When cooking meats, it’s important to know the various temperatures.
Beef: Rare 120F to 125F (45C to 50C), Medium Rare 130F to 135F (55C t 60C), Medium 140F to 145F (60C to 65C), Medium-Well 150F to 155F (65C to 70C), Well Done 160F and above (70C and above)
Pork: Medium Rare 145F (63C), Medium 160F (70C), Well Done 170F (76C)
Poultry: Well Done 165F (75C)
Lamb: Medium Rare 145F (65C), Medium 160F (70C), Well Done 170F (76C)
Fish: Well Done 145F (65C)
To find out what temperature your meat is at, remove food from oven, turn on the digital display by pressing the on/off button. Select F/C. Insert thermometer in the thickest part of the meat, immersing the stem at least 1 inch, but not to contact with bone, fat or gristle and wait for the temperature to stabilize.
The digital display will automatically give you the cooking temperature. If additional cooking time is needed, remove the thermometer from the food and return the dish to the oven.
“Work With What You Got!”
©Tiny New York Kitchen © 2021 All Rights Reserved
Pulling a tender, juicy roast chicken with crisp, golden brown skin out of the oven is so rewarding. For a simple side, roast a pan of in-season produce like spring onions, ramps, new potatoes or carrots during the last 20 minutes of cooking.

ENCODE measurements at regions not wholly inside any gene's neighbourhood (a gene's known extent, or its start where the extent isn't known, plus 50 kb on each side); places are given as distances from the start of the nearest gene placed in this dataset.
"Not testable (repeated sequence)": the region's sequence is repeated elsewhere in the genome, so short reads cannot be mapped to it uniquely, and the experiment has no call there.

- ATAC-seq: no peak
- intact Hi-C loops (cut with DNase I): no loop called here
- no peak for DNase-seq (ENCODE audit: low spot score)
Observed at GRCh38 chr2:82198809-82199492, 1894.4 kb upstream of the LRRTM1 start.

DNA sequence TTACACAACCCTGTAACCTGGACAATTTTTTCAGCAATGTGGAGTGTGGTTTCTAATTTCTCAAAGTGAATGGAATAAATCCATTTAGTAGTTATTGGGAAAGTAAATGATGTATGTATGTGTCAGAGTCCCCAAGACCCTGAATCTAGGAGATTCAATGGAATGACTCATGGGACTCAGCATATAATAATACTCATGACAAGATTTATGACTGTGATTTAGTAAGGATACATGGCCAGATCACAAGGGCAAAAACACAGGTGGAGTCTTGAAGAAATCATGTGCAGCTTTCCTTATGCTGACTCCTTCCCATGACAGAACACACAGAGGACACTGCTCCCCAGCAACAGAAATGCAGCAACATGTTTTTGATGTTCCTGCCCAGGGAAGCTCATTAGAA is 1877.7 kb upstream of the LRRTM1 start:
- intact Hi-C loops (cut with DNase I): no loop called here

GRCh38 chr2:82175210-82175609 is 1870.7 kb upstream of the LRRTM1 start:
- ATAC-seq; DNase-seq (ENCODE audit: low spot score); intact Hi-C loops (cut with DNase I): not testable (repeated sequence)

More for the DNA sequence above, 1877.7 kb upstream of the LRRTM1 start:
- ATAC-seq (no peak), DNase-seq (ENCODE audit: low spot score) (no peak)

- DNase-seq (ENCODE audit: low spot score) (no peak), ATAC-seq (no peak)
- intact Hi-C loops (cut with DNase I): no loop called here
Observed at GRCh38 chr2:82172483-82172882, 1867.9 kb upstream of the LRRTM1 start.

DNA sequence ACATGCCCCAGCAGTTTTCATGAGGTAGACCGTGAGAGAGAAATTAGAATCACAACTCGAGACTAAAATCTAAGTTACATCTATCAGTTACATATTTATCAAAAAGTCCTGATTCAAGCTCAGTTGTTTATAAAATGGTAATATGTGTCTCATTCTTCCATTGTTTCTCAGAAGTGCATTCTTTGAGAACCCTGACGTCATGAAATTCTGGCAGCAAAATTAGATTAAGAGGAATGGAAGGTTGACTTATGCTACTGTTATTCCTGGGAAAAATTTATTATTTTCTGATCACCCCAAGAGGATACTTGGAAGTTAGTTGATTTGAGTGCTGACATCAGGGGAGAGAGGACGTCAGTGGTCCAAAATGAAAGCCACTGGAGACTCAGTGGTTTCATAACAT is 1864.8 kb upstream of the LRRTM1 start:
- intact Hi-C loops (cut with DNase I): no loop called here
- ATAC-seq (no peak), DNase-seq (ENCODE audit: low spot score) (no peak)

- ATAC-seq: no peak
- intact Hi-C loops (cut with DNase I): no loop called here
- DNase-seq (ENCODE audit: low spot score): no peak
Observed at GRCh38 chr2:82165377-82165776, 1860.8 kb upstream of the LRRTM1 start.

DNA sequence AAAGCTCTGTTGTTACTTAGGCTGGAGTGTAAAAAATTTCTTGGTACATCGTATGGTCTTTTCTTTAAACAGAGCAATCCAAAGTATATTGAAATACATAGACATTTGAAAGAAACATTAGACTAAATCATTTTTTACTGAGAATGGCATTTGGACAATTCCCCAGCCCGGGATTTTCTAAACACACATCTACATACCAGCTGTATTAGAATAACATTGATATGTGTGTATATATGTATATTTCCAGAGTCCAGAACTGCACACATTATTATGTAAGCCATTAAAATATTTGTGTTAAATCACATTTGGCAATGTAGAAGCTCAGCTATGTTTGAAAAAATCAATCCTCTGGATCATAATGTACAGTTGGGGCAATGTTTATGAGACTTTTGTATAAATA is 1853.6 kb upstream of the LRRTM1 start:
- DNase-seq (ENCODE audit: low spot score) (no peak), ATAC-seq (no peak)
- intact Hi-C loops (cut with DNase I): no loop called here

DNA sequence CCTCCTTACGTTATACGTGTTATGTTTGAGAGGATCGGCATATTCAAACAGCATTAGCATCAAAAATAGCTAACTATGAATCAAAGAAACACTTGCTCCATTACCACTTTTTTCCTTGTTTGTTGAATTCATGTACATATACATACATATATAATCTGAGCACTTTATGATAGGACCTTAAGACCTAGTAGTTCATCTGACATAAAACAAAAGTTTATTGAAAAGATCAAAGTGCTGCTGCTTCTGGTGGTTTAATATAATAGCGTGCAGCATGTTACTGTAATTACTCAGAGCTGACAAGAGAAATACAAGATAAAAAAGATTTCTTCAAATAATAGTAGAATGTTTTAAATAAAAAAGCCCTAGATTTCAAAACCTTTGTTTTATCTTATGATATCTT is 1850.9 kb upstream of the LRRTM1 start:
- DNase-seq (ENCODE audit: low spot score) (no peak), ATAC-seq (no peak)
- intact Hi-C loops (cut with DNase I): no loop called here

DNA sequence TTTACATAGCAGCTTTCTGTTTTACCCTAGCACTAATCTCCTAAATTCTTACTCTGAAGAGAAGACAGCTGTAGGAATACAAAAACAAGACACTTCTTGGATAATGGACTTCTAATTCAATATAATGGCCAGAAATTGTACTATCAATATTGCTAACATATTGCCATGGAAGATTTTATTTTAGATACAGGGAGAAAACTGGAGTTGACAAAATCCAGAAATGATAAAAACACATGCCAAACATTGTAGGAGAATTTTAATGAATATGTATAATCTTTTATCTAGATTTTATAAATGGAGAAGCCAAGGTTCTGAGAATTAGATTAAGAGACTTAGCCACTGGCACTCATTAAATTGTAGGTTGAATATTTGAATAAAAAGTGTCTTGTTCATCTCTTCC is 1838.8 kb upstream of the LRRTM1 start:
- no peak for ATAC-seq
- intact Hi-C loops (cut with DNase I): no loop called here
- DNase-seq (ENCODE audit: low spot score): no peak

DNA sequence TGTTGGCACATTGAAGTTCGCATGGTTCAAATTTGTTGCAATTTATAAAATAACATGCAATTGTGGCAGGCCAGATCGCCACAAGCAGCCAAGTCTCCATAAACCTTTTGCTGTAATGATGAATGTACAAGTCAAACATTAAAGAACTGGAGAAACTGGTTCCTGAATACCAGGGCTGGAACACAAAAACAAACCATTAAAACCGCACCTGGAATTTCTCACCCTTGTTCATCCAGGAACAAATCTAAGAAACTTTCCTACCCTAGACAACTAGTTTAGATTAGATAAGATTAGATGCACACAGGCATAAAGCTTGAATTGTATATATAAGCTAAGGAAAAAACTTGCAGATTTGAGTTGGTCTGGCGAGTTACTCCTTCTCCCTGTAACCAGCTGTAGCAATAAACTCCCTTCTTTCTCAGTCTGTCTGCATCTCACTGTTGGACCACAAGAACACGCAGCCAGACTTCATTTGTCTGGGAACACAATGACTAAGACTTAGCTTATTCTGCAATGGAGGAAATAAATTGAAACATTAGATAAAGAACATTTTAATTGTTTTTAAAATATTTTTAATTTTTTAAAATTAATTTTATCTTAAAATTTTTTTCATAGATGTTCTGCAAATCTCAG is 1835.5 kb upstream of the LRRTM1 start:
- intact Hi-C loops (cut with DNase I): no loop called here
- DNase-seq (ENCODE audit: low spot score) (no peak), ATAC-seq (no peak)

1 Whole Chicken (4 Pound)
1 Teaspoon Sea Salt
1/2 Teaspoon Freshly Ground Pepper
Preheat oven to 425 degrees.
Remove neck and giblets from chicken. Trim off any excess fat from neck and tail end of chicken. Rinse bird with cool running water. Pat dry with paper towels, and season all over with salt and pepper.
Place chicken, breast side up, on a rack in a small-size roasting pan or a 9×13 inch-baking dish. Tuck wings back and behind bird to hold them in place. Roast, basting once or twice with pan juices, until skin is deep golden brown and juices run clear, about 1 1/2 hours.
An instant-read thermometer inserted in the thickest part of the thigh should read 165 degrees. Let chicken rest for 15 minutes and then carve.
To add fragrant flavor, stuff the cavity with a halved lemon or orange and a handful of fresh herbs like rosemary, thyme, and oregano.
Serve with an easy salad of greens topped with cherry tomatoes, mozzarella, and a drizzle of olive oil.
Prep Time: 20 Minutes
Cook Time: 90 Minutes
Total Time: 110 Minutes
“Work With What You Got!”
©Tiny New York Kitchen © 2018 All Rights Reserved
Have you ever reached into the cavity of a fresh chicken and found it frozen inside? Poultry can be chilled to 26 degrees and still be considered fresh. Water may freeze at 32 degrees, but poultry flesh doesn’t freeze solid until it reaches 25 degrees. The extra few degrees will lengthen the shelf life of the chicken.